The Medieval bridge was used by foot passengers, animals and carts used the ford. The medieval bridge no longer exists, was destroyed in a flood. Similar bridges may still be found upstream. The ford can still be seen alongside the current bridge.

When Alice, mother of George, was in child with George she had a dream that if she caught and ate a pike he would be a man of some importance. Robert became Bishop of Salisbury. Maurice named after his father was a wealthy merchant in London, a London Alderman.

Guildford c 1600 was a town of some note, three churches, a friary and a castle. Houses lined the High Street, their large gardens ran back to the town ditch which was the border of the borough. The gardens were used for growing crops and keeping animals. Later cottages for rent were built to house the growing population. It was important to live in a borough as more freedom to trade than if one lived outside in a village. Many of the houses had a medieval undercroft.

Many of the side streets and alleys had the name gate. Why? Could there have been a gate across the entrance?

The Scandinavian gaten is the Scandinavian word for street. Many of the medieval streets in Lincoln end in -gate, for example Flaxengate, Clasketgate. The same can be found in York. This was a corruption of the Scandinavian for street not because they led to a gate in the city wall. But Guildford is too far south to have had a Viking influence. On the other hand, maybe a hint of a hitherto unknown Viking influence?

George Abbot attended the Royal Grammar School, a free school, where he learnt Latin. He then went on to Oxford.

George Abbot was a member of the Oxford group, one of six groups requested by James I to produce what we now know as the King James Bible. George Abbot translated the four Gospels and the Book of Revelations.

Abbot’s Hospital was founded by George Abbot in 1619 for twenty old people of Guildford who have fallen on hard times. He had originally wished to do something to improve trade in Guildford as that would have helped more people. [see George Abbot and Abbot’s Hospital]

George Abbot is entombed in Holy Trinity Church.

Based on a talk given at St Mary’s Church by Mary Alexander (church warden and curator of Guildford Museum) drawing upon material from the local archives. Part of the celebrations in Guildford to mark 400 years of the King James’ Bible.

It is a pity that Mary Alexander who gave the talk on George Abbot did not see fit to mention Bible-in-a-room that was taking place at St Mary’s the following week or that Catherine Ferguson was giving a talk on the King James Bible. For her own talk there was no notice or mention on the church noticeboard, not even a notice pinned to the church door. One gets the impression that talks are part of a secret society for only those in the know.

Guildford Museum has a George Abbot exhibition running all summer. Guildford House has a contemporary George Abbot exhibition. Holy Trinity Church is maintaining a Bible Journal.

Creative Arts @ Costa, a celebration of music, word and the visual arts, takes place at Costa in Swan Lane in Guildford on the first Tuesday of the month (same day as the farmers market). The next event is Tuesday evening 5 July 2011. There will be no events in August and September. Swan Lane is the narrow lane that runs between the High Street and North Street at the lower end of the High Street. With Eden People, a Christian collective.

The Keystone Spirit is a regular meeting of Eden People at The Keystone Pub (3 Portsmouth Road, Guildford, GU2 4BL).

The Bible in Voice and Verse, a celebration of the King James’ Bible. St John’s, Stoke Road, Guildford. 7.45pm Thursday 14 July 2011.

Cultural Day. New Testament Church of God. 2-6pm Sunday 6 August 2011.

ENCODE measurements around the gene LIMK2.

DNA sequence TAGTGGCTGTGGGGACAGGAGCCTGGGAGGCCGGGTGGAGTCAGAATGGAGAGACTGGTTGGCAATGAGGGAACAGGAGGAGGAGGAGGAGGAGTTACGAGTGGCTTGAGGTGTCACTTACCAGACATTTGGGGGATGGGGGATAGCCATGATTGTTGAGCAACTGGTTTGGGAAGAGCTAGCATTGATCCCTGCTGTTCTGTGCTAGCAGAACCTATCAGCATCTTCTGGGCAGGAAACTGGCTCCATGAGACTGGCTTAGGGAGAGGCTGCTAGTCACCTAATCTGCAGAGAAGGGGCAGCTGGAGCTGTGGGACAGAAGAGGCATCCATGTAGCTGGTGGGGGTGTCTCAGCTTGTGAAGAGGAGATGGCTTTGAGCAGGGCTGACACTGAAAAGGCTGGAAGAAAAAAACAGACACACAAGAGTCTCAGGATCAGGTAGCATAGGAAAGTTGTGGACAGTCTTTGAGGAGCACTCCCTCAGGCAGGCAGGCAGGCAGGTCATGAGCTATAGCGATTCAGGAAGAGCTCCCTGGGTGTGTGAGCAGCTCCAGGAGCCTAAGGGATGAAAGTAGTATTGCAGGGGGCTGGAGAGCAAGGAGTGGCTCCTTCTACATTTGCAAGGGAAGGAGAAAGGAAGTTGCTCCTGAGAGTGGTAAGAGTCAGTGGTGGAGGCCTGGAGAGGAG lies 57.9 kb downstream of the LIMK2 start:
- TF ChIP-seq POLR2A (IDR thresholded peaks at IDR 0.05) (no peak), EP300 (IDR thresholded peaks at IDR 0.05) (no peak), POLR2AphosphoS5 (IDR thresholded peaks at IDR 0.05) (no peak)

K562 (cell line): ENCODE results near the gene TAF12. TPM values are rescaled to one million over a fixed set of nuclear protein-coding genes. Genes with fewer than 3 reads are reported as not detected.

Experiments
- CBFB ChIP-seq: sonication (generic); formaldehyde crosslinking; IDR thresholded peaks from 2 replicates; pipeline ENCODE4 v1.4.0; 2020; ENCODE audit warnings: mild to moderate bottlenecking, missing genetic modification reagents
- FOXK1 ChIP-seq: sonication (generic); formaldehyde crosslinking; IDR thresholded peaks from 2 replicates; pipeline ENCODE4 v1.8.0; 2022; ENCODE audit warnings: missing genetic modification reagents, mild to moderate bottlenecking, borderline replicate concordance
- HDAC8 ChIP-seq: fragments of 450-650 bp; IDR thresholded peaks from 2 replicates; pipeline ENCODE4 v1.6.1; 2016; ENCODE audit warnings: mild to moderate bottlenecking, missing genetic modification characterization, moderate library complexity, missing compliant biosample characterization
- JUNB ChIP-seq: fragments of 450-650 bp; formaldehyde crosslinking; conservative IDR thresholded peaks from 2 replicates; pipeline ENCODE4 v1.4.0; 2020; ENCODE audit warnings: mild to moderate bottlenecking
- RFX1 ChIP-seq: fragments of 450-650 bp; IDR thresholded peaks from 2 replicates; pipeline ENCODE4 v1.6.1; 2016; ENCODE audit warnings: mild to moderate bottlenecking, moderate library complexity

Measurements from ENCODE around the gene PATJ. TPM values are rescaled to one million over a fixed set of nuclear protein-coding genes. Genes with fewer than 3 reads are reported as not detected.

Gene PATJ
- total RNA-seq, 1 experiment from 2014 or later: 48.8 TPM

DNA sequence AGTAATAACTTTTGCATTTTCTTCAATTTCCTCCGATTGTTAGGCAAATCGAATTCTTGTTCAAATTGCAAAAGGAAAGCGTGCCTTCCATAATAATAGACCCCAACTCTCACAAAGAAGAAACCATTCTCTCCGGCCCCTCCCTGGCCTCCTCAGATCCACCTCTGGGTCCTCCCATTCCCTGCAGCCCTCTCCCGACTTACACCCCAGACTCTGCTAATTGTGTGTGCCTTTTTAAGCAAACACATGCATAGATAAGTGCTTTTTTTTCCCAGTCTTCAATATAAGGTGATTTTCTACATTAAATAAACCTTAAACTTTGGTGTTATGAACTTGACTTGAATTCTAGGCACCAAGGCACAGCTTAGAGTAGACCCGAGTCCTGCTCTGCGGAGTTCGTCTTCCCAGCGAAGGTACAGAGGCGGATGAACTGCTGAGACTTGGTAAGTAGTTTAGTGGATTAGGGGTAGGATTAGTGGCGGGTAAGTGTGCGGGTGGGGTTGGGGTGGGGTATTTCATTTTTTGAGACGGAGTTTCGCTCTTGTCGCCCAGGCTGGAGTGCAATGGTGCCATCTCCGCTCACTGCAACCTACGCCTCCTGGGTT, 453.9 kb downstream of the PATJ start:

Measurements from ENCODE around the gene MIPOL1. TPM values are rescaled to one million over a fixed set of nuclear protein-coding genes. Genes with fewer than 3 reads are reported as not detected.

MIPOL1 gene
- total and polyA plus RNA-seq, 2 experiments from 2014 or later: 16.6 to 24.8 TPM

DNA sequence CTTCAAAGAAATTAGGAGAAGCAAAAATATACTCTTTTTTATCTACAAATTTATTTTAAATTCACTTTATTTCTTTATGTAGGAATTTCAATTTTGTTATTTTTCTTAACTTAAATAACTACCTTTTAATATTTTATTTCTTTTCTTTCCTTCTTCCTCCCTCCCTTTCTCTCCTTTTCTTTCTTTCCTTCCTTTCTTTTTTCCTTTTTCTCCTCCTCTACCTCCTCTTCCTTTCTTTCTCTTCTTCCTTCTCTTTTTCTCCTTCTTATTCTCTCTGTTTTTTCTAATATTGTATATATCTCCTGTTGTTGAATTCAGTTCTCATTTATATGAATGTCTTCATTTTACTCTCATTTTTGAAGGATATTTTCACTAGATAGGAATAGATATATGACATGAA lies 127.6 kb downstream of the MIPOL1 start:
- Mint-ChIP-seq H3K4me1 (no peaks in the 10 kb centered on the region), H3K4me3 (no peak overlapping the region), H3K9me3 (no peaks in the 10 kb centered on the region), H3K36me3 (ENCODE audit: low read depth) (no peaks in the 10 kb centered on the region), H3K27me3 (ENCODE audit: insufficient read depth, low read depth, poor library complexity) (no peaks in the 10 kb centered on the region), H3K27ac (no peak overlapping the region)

A six-year-old girl writes a letter to God

April 23, 2011

Rowan Williams, Archbishop of Canterbury

Rowan Williams, Archbishop of Canterbury

And the Archbishop of Canterbury answers

There’s a charming article in today’s Times by Alex Renton, a non-believer who sends his six-year-old daughter Lulu to a Scottish church primary school. Her teachers asked her to write the following letter: “To God, How did you get invented?” The Rentons were taken aback: “We had no idea that a state primary affiliated with a church would do quite so much God,” says her father. He could have told Lulu that, in his opinion, there was no God; or he could have pretended that he was a believer. He chose to do neither, instead emailing her letter to the Scottish Episcopal Church (no reply), the Presbyterians (ditto) and the Scottish Catholics (a nice but theologically complex answer). For good measure, he also sent it to “the head of theology of the Anglican Communion, based at Lambeth Palace” – and this was the response:

Dear Lulu,

Your dad has sent on your letter and asked if I have any answers. It’s a difficult one! But I think God might reply a bit like this –

‘Dear Lulu – Nobody invented me – but lots of people discovered me and were quite surprised. They discovered me when they looked round at the world and thought it was really beautiful or really mysterious and wondered where it came from. They discovered me when they were very very quiet on their own and felt a sort of peace and love they hadn’t expected.

Then they invented ideas about me – some of them sensible and some of them not very sensible. From time to time I sent them some hints – specially in the life of Jesus – to help them get closer to what I’m really like.

But there was nothing and nobody around before me to invent me. Rather like somebody who writes a story in a book, I started making up the story of the world and eventually invented human beings like you who could ask me awkward questions!’

And then he’d send you lots of love and sign off.

I know he doesn’t usually write letters, so I have to do the best I can on his behalf. Lors of love from me too.

+Archbishop Rowan

I think this letter reveals a lot about the Archbishop of Canterbury’s sort of theology – more, indeed, than many of his lectures or agonised Synod addresses. I’d be interested to know whether readers of this blog think he did a good job of answering Lulu’s question.

But what the letter also tells us is that the Archbishop took the trouble to write a really thoughtful message – unmistakably his work and not that of a secretary – to a little girl. “Well done, Rowan!” was the reaction of Alex Renton’s mother, and I agree.

Originally posted in the Telegraph blog by Damian Thompson.

A very impressive and thoughtful reply, and he took the trouble to reply.

God is
Where does religion come from?